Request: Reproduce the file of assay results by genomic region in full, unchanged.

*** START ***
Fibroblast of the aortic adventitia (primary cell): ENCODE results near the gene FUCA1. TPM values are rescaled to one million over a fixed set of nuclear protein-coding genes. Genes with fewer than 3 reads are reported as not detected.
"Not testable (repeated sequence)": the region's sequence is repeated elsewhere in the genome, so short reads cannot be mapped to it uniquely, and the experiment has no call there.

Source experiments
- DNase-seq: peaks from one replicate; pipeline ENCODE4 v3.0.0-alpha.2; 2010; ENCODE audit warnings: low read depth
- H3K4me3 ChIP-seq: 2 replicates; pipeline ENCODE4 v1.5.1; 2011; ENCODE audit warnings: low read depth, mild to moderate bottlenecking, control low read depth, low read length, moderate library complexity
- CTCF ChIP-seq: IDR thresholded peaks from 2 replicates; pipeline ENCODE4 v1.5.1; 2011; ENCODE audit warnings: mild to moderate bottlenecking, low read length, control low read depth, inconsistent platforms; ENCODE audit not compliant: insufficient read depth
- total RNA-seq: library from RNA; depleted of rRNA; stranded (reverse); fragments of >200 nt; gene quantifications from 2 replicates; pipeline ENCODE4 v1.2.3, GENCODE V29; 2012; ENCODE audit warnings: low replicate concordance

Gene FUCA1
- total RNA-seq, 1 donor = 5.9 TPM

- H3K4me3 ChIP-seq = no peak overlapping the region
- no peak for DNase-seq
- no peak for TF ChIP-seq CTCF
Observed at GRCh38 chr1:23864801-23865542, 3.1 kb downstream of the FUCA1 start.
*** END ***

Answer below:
Fibroblast of the aortic adventitia (primary cell): ENCODE results near the gene FUCA1. TPM values are rescaled to one million over a fixed set of nuclear protein-coding genes. Genes with fewer than 3 reads are reported as not detected.
"Not testable (repeated sequence)": the region's sequence is repeated elsewhere in the genome, so short reads cannot be mapped to it uniquely, and the experiment has no call there.

Source experiments
- DNase-seq: peaks from one replicate; pipeline ENCODE4 v3.0.0-alpha.2; 2010; ENCODE audit warnings: low read depth
- H3K4me3 ChIP-seq: 2 replicates; pipeline ENCODE4 v1.5.1; 2011; ENCODE audit warnings: low read depth, mild to moderate bottlenecking, control low read depth, low read length, moderate library complexity
- CTCF ChIP-seq: IDR thresholded peaks from 2 replicates; pipeline ENCODE4 v1.5.1; 2011; ENCODE audit warnings: mild to moderate bottlenecking, low read length, control low read depth, inconsistent platforms; ENCODE audit not compliant: insufficient read depth
- total RNA-seq: library from RNA; depleted of rRNA; stranded (reverse); fragments of >200 nt; gene quantifications from 2 replicates; pipeline ENCODE4 v1.2.3, GENCODE V29; 2012; ENCODE audit warnings: low replicate concordance

Gene FUCA1
- total RNA-seq, 1 donor = 5.9 TPM

- H3K4me3 ChIP-seq = no peak overlapping the region
- no peak for DNase-seq
- no peak for TF ChIP-seq CTCF
Observed at GRCh38 chr1:23864801-23865542, 3.1 kb downstream of the FUCA1 start.